This convergence of national interests led to deepening economic ties and a “friendly and co-operative relationship” between the two countries. Between 2007 and 2009, the Congolese government and a group of Chinese state-owned enterprises signed “resources for infrastructure” deals: a number of public infrastructure projects financed with Chinese loans; and to guarantee reimbursement, a Congolese-Chinese joint venture was created to extract and sell copper, cobalt and gold. While this created new windows of opportunity – and even increasing room to manoeuvre – for DR Congo as China gave the conflict-torn country a “competitive leverage” afforded by its financial capacity to “replace” Western aid, it also created the risk of generating a new South-South dependency. Not only is China DR Congo’s top buyer, accounting for 90% of total mineral fuel exports, but sharp increases in dependency can also be observed in the year on year increase of DR Congo’s exports of copper and base metals to China.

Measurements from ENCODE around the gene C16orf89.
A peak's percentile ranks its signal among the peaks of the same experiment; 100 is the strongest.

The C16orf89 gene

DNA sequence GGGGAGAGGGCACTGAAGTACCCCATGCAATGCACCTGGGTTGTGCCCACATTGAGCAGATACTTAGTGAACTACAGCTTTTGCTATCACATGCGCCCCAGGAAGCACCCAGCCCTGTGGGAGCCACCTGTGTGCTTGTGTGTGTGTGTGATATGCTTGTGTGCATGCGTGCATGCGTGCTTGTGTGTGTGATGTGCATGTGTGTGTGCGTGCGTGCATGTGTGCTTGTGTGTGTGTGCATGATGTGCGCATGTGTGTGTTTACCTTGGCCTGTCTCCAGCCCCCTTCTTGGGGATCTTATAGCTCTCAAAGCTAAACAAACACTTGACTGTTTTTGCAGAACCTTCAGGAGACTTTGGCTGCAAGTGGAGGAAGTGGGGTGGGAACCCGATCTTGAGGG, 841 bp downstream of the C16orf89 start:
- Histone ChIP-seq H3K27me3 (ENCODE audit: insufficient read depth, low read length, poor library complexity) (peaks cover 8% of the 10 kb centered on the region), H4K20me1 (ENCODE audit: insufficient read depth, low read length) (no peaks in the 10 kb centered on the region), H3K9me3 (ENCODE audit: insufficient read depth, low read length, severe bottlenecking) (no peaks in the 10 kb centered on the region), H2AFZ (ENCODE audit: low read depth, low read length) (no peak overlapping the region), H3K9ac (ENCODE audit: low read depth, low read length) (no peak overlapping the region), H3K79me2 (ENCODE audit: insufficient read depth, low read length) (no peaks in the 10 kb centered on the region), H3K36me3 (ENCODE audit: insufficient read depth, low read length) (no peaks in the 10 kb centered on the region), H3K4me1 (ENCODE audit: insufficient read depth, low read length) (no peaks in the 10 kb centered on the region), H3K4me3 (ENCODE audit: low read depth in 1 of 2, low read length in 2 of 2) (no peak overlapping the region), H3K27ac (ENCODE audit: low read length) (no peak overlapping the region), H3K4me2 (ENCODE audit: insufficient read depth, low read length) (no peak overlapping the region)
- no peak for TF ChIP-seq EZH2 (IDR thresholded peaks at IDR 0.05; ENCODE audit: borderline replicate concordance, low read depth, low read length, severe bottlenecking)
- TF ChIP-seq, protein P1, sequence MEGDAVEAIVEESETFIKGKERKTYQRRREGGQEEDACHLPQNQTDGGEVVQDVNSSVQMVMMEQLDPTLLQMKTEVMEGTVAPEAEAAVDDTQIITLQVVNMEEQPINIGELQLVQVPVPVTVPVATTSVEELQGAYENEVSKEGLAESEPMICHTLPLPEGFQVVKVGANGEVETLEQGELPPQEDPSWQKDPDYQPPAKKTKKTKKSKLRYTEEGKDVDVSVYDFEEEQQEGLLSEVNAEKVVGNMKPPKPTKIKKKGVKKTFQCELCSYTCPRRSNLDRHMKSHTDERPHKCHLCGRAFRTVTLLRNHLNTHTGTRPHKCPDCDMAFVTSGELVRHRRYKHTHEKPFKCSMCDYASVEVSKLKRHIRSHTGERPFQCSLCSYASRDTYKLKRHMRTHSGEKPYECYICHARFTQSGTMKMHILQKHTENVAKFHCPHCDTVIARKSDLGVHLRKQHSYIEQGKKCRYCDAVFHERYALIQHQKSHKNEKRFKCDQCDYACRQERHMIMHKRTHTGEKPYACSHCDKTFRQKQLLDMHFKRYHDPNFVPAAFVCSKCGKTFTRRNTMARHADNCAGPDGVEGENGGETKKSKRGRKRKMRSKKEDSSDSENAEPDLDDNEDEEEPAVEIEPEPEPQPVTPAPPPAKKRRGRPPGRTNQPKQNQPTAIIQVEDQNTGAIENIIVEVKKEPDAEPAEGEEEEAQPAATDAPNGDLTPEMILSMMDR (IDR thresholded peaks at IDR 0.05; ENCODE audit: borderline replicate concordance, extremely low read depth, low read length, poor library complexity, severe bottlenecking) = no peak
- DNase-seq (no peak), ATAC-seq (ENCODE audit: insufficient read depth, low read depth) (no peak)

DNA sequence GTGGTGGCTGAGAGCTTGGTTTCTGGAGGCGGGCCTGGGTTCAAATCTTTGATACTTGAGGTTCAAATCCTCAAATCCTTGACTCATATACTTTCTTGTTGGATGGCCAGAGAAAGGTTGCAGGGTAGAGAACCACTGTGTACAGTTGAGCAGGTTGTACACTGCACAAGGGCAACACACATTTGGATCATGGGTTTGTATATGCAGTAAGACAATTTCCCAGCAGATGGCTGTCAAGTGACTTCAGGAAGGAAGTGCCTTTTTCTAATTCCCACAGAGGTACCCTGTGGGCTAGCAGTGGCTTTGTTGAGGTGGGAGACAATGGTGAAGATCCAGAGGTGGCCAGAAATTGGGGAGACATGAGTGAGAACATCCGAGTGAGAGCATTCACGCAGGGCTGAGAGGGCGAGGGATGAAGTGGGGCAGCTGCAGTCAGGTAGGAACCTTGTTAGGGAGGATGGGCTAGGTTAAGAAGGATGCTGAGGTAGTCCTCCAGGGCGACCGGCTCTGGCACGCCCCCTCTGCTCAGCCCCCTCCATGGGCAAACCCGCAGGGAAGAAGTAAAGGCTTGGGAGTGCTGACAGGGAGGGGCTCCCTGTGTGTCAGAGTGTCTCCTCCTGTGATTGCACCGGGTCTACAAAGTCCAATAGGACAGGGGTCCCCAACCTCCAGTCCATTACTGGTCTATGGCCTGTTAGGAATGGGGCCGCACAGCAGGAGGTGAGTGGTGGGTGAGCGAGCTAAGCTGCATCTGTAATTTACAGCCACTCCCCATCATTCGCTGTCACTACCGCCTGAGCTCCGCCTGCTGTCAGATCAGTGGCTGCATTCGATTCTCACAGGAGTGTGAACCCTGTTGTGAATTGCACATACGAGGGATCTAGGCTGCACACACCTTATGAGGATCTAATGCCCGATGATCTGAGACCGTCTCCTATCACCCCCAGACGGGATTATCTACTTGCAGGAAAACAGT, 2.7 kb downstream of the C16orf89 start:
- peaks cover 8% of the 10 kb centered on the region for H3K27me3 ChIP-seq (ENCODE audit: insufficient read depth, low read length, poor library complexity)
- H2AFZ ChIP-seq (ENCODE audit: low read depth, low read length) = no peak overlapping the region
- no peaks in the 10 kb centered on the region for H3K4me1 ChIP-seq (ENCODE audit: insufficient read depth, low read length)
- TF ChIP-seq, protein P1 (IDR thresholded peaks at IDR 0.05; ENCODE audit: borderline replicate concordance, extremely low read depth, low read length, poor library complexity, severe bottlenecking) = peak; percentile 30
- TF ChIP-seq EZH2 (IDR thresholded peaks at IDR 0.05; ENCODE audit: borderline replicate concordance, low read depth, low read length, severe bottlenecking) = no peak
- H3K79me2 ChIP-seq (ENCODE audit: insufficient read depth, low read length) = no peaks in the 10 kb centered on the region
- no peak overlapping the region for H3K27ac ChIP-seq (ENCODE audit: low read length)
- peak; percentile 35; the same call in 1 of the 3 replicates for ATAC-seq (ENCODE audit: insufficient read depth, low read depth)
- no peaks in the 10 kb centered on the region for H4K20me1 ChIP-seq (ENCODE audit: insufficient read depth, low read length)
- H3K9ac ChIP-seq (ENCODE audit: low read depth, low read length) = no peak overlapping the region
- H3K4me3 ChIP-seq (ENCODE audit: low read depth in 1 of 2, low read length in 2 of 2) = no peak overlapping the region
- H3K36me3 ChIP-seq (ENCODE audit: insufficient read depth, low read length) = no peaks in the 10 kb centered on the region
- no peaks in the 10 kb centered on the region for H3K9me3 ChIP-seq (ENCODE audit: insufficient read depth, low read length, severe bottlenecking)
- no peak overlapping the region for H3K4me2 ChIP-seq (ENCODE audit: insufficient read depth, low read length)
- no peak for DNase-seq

Beyond Congolese and international polarising debates around the real or perceived value of China’s partnership in DR Congo, the most current issue is the following: has China really got a normative influence on the production of Congolese industrial and commercial standards? This would include norms on “conflict minerals” or “blood minerals” due to the coercive nature of their extraction. While USA implemented the Section 1502 of the Dodd-Frank Act enacted in January 2013 and the European Union (EU) is developing regulations on conflict minerals6, China recently revised its regulations for foreign investment management. On 24 October 2014, the China Chamber of Commerce of Metals, Minerals & Chemicals Importers & Exporters (CCCMC) launched the Guidelines for Social Responsibility in Chinese Outbound Mining Investments. These guidelines, which comprise standards on labour, environmental protection, supply chain due diligence, community engagement and human rights, are the first comprehensive